Overtime vs over time

  • Overtime
    and over time are words that are close in spelling and pronunciation and may be considered confusables. Confusables is a catch-all term for words that are often misused or confused; there are many confusing words in the English language that may be easily confused for each other in spoken English and written English. Two words or more than two words, even if they are common words, may be confused because they are similar in spelling, similar in pronunciation, or similar in meaning. These commonly confused words may be pronounced the same way or pronounced differently or may be spelled the same way or spelled differently, or may have different meanings or have almost different meanings; they may be homophones, homonyms, heteronyms, homographs, words that have a similar spelling, or words that have a similar meaning. Sometimes, confusables are word constructions that are not proper English words. Confusables often confound native speakers of English, and they may be difficult for ESL students and those learning English to understand. Confusables are misspelled, misused words that have a different meaning from one another and may be nouns, verbs, adjectives, adverbs, prepositions, or any other part of speech. Spelling rules in English are not dependable; there are many exceptions. Often, the best procedure to learn new words and commonly misused words and commonly confused words in English is to make word lists of English words for the learner to study to understand the difference in spelling and meaning. To learn new words in the English language, one must not only study a spelling words list, one must know the meaning of words in one’s vocabulary word list. It is also helpful to memorize how to correctly pronounce words and to know the etymology of new words or where they are derived from. A spell checker will rarely find this type of mistake in English vocabulary, so do not rely on spell check but instead, learn to spell and learn the definitions of words. Even a participant in a spelling bee like the National Spelling Bee will ask for an example of a confusable in a sentence, so that she understands which word she is to spell by using context clues. Confusables are often used in wordplay like puns. We will examine the different meanings of the confusables overtime and over time, the word origins of the terms, and some examples of their English usage in sentences.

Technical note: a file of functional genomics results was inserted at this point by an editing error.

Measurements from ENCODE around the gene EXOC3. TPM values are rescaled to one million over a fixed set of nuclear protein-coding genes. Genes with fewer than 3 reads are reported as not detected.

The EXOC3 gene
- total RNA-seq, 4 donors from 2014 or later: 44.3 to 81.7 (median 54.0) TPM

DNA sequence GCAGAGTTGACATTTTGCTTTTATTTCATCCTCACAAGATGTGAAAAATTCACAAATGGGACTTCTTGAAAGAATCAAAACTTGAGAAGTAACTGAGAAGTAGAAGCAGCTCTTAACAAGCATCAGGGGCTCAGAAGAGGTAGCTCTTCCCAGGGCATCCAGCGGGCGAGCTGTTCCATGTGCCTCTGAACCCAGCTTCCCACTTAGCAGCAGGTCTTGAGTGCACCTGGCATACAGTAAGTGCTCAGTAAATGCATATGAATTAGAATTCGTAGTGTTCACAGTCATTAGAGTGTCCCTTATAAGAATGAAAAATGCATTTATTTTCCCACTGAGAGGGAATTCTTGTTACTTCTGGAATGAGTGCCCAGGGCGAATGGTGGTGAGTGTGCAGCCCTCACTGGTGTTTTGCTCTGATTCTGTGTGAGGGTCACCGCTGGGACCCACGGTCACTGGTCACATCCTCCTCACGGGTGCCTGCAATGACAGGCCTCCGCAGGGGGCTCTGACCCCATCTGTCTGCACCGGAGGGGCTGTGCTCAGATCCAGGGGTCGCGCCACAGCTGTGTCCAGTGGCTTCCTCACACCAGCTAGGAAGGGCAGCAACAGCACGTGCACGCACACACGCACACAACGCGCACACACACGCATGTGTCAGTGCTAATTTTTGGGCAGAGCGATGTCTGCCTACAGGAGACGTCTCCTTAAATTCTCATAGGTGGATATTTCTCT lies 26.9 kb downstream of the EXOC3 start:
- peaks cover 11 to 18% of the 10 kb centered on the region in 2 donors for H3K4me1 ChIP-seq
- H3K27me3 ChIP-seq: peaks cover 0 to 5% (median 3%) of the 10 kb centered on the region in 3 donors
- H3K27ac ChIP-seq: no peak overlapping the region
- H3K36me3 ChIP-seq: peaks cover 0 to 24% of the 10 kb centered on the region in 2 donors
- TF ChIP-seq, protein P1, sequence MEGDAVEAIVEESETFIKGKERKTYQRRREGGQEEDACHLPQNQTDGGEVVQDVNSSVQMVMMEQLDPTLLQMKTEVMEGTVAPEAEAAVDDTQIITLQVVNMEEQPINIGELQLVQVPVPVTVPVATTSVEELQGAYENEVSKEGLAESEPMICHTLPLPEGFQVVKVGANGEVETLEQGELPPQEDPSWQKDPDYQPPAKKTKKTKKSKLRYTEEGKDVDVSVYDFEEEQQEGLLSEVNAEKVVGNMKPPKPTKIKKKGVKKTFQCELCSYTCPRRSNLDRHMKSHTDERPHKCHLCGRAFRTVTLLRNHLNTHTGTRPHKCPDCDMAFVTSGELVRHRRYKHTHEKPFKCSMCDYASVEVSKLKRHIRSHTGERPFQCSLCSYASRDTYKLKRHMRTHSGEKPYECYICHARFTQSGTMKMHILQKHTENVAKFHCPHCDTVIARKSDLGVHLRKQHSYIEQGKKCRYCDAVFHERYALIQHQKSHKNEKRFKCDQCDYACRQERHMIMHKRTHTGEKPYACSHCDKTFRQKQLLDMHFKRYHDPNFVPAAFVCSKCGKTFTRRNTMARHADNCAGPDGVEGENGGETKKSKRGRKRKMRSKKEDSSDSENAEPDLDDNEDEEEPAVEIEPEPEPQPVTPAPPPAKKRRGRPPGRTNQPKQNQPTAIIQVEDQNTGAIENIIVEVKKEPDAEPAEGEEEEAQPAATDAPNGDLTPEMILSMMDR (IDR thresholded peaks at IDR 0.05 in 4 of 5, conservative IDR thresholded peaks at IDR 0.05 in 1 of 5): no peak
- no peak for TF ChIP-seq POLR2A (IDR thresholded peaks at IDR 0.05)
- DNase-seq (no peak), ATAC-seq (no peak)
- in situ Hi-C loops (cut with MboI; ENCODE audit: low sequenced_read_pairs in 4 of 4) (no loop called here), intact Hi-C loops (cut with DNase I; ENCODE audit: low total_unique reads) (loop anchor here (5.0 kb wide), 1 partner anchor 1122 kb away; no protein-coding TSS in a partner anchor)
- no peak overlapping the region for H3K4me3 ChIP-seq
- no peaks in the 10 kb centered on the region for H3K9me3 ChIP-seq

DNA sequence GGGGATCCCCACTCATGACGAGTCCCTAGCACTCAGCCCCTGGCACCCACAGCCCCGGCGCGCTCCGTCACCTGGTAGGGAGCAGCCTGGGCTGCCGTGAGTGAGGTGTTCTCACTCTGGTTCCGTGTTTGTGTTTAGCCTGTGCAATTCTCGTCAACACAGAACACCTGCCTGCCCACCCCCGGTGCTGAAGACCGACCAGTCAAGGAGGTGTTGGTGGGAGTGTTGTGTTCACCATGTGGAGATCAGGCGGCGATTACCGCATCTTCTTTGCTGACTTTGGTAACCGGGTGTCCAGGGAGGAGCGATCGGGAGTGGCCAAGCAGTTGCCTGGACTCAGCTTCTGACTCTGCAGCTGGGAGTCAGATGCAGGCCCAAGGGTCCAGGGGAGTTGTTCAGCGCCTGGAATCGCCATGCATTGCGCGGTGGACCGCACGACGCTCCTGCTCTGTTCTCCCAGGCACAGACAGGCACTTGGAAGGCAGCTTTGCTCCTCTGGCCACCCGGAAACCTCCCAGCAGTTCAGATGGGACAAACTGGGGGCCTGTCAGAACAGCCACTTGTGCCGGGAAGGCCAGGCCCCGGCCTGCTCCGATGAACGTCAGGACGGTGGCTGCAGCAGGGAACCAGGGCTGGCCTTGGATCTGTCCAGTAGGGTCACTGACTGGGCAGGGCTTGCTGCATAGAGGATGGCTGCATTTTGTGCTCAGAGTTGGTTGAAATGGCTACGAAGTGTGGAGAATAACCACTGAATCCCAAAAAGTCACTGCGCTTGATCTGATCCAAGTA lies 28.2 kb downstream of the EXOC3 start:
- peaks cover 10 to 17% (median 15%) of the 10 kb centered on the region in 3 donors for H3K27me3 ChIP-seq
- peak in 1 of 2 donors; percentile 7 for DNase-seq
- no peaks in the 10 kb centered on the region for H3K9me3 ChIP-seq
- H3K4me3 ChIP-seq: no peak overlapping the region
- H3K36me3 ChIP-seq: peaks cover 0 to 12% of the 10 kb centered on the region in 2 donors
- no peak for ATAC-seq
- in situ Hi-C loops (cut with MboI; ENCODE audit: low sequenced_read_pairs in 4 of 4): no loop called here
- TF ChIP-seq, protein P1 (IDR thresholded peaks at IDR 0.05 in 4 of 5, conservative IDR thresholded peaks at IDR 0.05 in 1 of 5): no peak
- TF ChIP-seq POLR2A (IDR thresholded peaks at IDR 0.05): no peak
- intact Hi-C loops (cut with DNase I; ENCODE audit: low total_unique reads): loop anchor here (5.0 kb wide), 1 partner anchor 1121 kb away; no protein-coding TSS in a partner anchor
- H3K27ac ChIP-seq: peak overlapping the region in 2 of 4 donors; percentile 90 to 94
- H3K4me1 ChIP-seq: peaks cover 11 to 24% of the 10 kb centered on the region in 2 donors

Overtime may be used as a noun or an adverb to mean time worked above the usual amount of hours one is expected to work. For instance, if one’s normal work week consists of 40 hours of work and one works for an additional 8 hours, then those 8 hours are considered overtime. Overtime may also mean the overtime pay one receives for additional work. The amount of overtime compensation a worker is entitled to in a pay period varies from country to country and employer to employer. Some receive straight-time pay or a regular rate of pay; others receive time-and-a-half pay. Generally, compensatory overtime pay is awarded to hourly workers, not salaried workers. In many countries, a department of labor sets fair labor standards. In North America, overtime may also mean a period of time added to the end of a sporting event to decide a tie game. The word overtime is a closed compound word and came into use in the mid-1800s.


    Over time is an adverb phrase that describes something that happens little by little, something that occurs gradually. The expression over time is an open compound word that exploded in popularity in the mid-20th century.


    Public works employees are battling snow fatigue and overtime costs are spiraling as local municipalities prepare for the third major snowstorm to hit the Northeast in three weeks. (Wilkes-Barre Citizens Voice)

    Noah Williams scored a career-high 40 points and the Washington State men’s basketball team outlasted Stanford 85-76 in triple overtime on Saturday. (Seattle Times)

    Perhaps over time the fact and the legend blend into each other, to the point where it is no longer meaningful to tell them apart. (Irish Times)

    The group has attracted performers from all over the southern Piedmont and over time a lot of the Salisbury members moved away or stopped performing. (Salisbury Post)

    About Grammarist
    Contact | Privacy policy | Home
    © Copyright 2009-2014 Grammarist